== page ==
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The Economic Costs of Chronic Pain Among a Cohort of Treatment-Seeking Adolescents in the United States

  • Cornelius B. Groenewald
    Correspondence
    Address reprint requests to Cornelius B. Groenewald, MB, ChB, Anesthesiology and Pain Medicine, Seattle Children's Hospital, M/S MB.11.500.3, 4800 Sand Point Way NE, Seattle, WA 98105.
    Affiliations
    Department of Anesthesiology and Pain Medicine, University of Washington School of Medicine, Seattle, Washington

    Center for Child Health, Behavior, and Development, Seattle Children's Research Institute, Seattle, Washington
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  • Bonnie S. Essner
    Affiliations
    Center for Child Health, Behavior, and Development, Seattle Children's Research Institute, Seattle, Washington
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  • Davene Wright
    Affiliations
    Center for Child Health, Behavior, and Development, Seattle Children's Research Institute, Seattle, Washington

    Department of Pediatrics, University of Washington School of Medicine, Seattle, Washington
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  • Megan D. Fesinmeyer
    Affiliations
    Center for Child Health, Behavior, and Development, Seattle Children's Research Institute, Seattle, Washington
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  • Tonya M. Palermo
    Affiliations
    Department of Anesthesiology and Pain Medicine, University of Washington School of Medicine, Seattle, Washington

    Center for Child Health, Behavior, and Development, Seattle Children's Research Institute, Seattle, Washington

    Department of Pediatrics, University of Washington School of Medicine, Seattle, Washington

    Department of Psychiatry, University of Washington School of Medicine, Seattle, Washington
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      Highlights

      • This study comprehensively captures costs associated with pediatric chronic pain.
      • Mean per capita costs were $11,797, extrapolated to $19.5 billion for all adolescents in the United States.
      • Costs were concentrated in a small group of participants.
      • The cost of childhood chronic pain presents a substantial economic burden to society.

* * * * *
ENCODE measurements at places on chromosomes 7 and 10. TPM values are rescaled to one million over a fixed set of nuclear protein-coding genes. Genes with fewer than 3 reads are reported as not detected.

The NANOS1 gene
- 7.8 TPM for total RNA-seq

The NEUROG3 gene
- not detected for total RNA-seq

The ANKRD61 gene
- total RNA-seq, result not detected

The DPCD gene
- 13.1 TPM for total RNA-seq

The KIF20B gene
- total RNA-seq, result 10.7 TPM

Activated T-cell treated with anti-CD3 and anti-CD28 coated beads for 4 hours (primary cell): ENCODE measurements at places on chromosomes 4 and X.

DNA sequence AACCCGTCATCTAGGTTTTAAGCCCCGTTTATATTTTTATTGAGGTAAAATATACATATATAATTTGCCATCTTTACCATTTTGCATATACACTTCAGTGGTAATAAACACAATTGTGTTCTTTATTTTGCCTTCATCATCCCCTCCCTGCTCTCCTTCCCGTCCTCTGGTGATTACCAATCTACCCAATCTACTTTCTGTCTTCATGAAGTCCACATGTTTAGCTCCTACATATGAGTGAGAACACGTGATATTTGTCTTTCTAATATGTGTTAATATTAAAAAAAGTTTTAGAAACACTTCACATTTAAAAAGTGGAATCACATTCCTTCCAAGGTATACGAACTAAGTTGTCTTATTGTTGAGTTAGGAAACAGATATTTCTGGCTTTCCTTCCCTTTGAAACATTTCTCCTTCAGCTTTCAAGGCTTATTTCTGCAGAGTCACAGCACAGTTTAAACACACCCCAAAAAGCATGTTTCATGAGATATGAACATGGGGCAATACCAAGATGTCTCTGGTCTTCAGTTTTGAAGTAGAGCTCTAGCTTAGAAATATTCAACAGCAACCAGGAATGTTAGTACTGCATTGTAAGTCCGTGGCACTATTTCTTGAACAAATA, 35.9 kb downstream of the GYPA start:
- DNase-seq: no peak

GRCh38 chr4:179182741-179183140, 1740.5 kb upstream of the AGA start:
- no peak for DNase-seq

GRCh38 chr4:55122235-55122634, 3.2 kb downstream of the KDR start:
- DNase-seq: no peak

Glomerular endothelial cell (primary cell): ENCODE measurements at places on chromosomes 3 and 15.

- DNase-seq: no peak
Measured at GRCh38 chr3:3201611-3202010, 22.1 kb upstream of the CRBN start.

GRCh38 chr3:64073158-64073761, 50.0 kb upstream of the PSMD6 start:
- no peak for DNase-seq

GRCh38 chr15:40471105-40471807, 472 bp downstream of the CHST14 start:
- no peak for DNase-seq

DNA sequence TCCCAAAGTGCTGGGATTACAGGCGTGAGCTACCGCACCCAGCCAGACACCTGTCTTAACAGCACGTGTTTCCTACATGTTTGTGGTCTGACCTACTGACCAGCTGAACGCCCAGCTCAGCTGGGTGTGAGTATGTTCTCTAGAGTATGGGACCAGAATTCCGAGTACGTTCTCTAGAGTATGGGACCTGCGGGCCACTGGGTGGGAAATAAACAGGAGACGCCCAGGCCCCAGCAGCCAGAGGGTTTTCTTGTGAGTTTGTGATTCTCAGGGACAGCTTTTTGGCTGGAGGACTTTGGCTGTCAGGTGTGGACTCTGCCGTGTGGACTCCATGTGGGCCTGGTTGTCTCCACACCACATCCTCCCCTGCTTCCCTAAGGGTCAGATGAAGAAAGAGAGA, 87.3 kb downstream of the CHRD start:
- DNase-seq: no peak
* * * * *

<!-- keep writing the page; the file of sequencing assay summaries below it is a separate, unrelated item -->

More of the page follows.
Abstract

      The aim of this study was to assess the economic cost of chronic pain among adolescents receiving interdisciplinary pain treatment. Information was gathered from 149 adolescents (ages 10–17) presenting for evaluation and treatment at interdisciplinary pain clinics in the United States. Parents completed a validated measure of family economic attributes, the Client Service Receipt Inventory, to report on health service use and productivity losses due to their child's chronic pain retrospectively over 12 months. Health care costs were calculated by multiplying reported utilization estimates by unit visit costs from the 2010 Medical Expenditure Panel Survey. The estimated mean and median costs per participant were $11,787 and $6,770, respectively. Costs were concentrated in a small group of participants; the top 5% of those patients incurring the highest costs accounted for 30% of total costs, whereas the lower 75% of participants accounted for only 34% of costs. Total costs to society for adolescents with moderate to severe chronic pain were extrapolated to $19.5 billion annually in the United States. The cost of adolescent chronic pain presents a substantial economic burden to families and society. Future research should focus on predictors of increased health services use and costs in adolescents with chronic pain.

      Perspective

      This cost of illness study comprehensively estimates the economic costs of chronic pain in a cohort of treatment-seeking adolescents. The primary driver of costs was direct medical costs followed by productivity losses. Because of its economic impact, policy makers should invest resources in the prevention, diagnosis, and treatment of chronic pediatric pain.

      Key words

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